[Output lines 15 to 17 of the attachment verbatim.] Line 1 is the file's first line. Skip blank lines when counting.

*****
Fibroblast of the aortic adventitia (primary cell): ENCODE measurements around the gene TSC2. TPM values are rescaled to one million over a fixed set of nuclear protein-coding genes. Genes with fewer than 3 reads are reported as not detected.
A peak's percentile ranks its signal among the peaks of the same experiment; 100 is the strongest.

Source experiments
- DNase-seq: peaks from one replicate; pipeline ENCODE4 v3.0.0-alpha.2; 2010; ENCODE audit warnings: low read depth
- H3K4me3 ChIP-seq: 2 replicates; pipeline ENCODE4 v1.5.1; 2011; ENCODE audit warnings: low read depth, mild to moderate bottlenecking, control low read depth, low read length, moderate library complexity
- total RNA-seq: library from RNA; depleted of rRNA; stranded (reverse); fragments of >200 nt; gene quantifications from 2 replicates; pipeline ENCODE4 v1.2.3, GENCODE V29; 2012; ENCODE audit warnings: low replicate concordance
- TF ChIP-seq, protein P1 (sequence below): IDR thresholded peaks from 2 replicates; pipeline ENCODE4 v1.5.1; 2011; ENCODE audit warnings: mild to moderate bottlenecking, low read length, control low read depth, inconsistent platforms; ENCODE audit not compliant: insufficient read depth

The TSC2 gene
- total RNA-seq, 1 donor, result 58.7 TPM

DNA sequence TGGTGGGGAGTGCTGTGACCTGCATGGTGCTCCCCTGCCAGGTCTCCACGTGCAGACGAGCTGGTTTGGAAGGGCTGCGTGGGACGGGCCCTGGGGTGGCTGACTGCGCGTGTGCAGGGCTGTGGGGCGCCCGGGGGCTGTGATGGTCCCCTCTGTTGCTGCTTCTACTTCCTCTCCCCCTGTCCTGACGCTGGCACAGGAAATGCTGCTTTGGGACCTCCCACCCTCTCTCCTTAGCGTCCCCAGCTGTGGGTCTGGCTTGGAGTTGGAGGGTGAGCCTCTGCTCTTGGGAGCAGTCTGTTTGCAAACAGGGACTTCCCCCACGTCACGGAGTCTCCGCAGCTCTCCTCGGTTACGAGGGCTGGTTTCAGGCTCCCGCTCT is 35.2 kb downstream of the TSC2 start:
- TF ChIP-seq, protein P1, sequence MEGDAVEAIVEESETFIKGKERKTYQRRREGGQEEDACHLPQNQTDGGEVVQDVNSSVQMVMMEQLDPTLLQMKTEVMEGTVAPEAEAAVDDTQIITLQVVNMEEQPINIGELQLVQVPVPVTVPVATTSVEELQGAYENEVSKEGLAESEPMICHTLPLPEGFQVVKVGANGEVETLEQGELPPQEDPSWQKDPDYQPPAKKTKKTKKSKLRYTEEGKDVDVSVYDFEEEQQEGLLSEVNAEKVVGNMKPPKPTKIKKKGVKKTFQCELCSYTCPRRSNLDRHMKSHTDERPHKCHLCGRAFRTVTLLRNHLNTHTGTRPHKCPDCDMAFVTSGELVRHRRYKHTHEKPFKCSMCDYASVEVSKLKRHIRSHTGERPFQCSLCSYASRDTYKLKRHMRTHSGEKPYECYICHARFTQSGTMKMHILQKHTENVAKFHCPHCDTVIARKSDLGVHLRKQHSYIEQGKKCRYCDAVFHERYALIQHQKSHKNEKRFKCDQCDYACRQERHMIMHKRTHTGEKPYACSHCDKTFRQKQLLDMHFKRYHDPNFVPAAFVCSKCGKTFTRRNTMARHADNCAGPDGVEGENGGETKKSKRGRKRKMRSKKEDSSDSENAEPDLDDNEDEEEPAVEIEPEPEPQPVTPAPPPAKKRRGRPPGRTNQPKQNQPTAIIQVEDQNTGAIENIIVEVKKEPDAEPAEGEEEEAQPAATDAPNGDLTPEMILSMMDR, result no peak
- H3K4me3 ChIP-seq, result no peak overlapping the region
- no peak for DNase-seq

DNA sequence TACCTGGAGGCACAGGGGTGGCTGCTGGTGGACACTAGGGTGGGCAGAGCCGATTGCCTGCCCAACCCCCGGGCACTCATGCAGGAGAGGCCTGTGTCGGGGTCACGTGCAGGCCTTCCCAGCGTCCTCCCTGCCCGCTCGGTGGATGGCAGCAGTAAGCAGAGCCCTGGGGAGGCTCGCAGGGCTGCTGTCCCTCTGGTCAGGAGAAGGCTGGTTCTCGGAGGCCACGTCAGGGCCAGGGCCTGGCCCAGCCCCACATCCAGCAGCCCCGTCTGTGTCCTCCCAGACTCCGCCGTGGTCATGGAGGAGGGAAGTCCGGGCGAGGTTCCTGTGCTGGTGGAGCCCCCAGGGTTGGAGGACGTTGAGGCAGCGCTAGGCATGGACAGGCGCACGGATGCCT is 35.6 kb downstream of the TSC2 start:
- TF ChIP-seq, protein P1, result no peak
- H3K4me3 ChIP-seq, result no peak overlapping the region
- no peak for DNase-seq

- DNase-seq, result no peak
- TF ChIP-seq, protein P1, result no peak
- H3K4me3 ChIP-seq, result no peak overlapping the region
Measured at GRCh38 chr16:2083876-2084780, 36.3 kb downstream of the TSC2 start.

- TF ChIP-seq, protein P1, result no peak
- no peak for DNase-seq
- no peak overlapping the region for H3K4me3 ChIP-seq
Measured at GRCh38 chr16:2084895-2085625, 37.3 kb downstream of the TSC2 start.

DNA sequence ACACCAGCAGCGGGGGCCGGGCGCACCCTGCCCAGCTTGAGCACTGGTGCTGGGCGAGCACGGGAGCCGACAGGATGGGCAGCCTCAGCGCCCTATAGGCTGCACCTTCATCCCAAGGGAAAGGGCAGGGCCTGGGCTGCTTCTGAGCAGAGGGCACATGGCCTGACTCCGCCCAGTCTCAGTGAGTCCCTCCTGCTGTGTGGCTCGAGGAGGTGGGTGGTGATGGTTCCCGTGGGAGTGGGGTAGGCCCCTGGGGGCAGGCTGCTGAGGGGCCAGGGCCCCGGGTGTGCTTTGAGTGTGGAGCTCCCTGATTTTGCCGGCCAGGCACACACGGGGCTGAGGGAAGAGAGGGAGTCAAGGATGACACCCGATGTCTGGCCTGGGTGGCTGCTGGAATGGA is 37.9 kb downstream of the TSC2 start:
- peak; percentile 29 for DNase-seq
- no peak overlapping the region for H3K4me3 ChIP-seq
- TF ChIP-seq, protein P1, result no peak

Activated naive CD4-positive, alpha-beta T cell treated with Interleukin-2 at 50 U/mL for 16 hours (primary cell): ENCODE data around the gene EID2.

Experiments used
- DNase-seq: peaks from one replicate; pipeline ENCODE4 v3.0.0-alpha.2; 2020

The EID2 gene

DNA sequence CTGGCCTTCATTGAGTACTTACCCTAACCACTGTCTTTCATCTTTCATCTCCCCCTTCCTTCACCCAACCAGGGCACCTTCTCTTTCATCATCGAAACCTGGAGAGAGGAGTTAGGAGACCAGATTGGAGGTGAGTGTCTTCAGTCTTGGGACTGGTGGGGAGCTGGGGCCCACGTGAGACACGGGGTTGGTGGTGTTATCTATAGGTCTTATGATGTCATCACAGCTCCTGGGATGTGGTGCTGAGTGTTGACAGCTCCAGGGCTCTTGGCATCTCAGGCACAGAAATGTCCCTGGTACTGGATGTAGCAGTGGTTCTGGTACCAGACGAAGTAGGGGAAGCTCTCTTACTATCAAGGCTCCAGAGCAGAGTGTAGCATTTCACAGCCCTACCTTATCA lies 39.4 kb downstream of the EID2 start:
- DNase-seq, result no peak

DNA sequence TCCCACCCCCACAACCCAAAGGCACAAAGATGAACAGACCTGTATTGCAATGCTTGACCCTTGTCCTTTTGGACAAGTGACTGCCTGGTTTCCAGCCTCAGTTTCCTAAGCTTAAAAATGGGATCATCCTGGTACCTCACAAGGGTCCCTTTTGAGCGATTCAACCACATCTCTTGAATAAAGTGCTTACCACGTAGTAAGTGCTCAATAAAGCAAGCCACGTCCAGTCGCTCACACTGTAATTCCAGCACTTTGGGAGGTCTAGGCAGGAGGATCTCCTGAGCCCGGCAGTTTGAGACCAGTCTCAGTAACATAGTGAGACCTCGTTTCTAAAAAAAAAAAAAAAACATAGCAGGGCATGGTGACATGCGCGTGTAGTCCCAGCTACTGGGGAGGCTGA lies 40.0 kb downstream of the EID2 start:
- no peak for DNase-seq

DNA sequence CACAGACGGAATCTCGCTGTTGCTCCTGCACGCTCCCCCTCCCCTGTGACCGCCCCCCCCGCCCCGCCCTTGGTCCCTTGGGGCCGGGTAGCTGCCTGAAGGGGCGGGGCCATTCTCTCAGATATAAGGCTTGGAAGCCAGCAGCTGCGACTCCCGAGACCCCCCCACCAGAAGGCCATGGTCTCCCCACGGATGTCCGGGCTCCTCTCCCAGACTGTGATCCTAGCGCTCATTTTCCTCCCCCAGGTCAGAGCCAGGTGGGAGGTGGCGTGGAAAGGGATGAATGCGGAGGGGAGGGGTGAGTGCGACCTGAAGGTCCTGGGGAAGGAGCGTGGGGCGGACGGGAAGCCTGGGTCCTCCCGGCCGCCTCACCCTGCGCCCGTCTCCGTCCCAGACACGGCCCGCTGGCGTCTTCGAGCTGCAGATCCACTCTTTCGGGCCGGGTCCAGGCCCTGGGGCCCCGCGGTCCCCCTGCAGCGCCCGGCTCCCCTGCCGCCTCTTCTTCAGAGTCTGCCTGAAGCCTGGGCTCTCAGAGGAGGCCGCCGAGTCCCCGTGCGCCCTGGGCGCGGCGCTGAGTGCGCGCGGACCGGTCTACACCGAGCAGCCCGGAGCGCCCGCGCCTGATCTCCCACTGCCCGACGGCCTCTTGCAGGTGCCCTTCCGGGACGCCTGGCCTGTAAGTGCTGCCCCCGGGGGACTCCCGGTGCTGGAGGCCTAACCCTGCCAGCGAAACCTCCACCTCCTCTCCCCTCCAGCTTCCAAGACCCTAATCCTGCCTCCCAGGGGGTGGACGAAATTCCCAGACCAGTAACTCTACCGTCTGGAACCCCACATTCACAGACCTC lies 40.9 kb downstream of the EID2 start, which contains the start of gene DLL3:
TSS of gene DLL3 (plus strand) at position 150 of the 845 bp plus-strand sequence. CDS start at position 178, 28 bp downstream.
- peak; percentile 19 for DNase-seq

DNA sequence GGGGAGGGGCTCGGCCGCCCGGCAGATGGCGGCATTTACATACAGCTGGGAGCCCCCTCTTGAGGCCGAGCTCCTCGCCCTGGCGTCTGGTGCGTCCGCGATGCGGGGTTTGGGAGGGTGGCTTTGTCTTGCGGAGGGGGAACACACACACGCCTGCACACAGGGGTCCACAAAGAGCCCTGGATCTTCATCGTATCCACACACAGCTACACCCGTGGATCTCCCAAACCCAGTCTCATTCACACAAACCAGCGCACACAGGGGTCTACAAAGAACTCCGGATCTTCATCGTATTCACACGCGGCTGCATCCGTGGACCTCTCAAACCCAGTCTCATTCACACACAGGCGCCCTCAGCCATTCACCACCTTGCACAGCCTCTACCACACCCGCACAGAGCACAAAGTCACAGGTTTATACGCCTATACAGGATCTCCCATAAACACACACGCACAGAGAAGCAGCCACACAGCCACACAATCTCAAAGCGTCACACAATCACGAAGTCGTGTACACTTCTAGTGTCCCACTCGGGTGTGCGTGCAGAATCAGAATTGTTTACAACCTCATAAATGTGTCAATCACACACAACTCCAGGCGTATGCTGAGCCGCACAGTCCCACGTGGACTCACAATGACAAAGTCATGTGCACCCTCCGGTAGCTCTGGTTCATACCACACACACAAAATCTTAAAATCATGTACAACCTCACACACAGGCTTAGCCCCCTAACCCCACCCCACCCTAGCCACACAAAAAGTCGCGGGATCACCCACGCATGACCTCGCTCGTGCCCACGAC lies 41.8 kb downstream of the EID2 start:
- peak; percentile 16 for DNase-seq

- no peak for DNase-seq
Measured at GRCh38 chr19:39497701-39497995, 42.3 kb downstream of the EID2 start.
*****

- TF ChIP-seq, protein P1, result no peak
- H3K4me3 ChIP-seq, result no peak overlapping the region
- no peak for DNase-seq